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As I Lay Dying

Presented by Basement Flat with support from Adobe Theatre Company at the Ohio Theatre, 66 Wooster St., NYC, May 2-25.

The fact that William Faulkner never turned his novel in monologues, "As I Lay Dying," into a play suggests that perhaps he did not think it would work on stage. The stage adaptation by Basement Flat proves this contention, although some of the play is stageworthy. Directed and adapted by Andrew Grosso, this is an ambitious and praiseworthy undertaking, though unsatisfying in its execution. "As I Lay Dying" remains a series of monologues, never a play.

Faulkner's novel is told by 17 narrators in 59 monologues. Although intended as Southern speech, it is not written in dialect. It includes unspoken thoughts and leaves out transitions and other pertinent information—much information must be deduced by readers. As Grosso's 95-minute adaptation adds nothing and makes cuts, much is left unexplained. Although Eliza Brown's scenic design includes slide projections, these don't add much to the minimalist staging. On some levels the novel is an hilarious black comedy, but this never comes through in the production.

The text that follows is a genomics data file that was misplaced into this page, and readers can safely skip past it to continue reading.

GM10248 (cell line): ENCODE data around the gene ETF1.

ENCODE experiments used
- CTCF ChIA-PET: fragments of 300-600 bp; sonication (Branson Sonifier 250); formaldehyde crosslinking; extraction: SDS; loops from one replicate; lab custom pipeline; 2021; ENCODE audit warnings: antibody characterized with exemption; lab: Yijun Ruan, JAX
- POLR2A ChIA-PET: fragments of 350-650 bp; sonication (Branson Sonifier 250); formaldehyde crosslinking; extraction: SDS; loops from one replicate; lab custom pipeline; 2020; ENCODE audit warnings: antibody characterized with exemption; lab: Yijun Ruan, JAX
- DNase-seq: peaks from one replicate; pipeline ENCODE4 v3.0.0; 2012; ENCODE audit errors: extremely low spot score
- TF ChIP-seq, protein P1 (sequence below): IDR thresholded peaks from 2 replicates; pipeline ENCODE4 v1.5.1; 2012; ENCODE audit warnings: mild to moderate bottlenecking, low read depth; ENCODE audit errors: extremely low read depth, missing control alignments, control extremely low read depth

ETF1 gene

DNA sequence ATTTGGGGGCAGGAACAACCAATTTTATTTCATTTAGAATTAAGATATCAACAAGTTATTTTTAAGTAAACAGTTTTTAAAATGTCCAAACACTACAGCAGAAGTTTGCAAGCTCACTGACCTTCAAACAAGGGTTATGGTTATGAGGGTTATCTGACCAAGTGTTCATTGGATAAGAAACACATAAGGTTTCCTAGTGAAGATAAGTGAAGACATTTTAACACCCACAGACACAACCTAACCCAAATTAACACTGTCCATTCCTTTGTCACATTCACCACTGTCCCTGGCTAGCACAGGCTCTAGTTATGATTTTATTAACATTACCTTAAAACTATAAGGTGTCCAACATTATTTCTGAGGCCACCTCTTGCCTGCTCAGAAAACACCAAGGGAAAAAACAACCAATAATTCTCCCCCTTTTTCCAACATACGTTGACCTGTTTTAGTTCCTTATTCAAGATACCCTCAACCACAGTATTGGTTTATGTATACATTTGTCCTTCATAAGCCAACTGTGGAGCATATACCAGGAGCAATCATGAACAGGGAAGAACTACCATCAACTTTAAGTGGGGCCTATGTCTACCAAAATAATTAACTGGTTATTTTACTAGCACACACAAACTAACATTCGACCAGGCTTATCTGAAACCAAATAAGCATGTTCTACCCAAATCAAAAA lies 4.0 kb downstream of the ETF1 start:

The lack of accents of the Deep South, coupled with the rather bland characterizations, create a colorless and tepid atmosphere. As the greedy, vicious Anse, who must fulfill his promise to his dying wife to bury her many miles away in Jefferson, Miss., during flood season, Arthur Aulisi makes little impression. As his three adult sons, Tommy Schrider, Thomas Piper, and Drew Cortese are not sufficiently differentiated, though Cortese as Jewel hints at a dark intensity. As the pregnant 17-year-old daughter, Dewey Dell, Tate Henderson is believably innocent and simple-minded. However, why the youngest son, Vardaman, is played by Sarah Bellows as a tomboy defies imagination. Among the supporting cast, Eric Martin Brown has just the right amount of swagger and charisma as Skeets, the soda jerk who seduces Dewey Dell.

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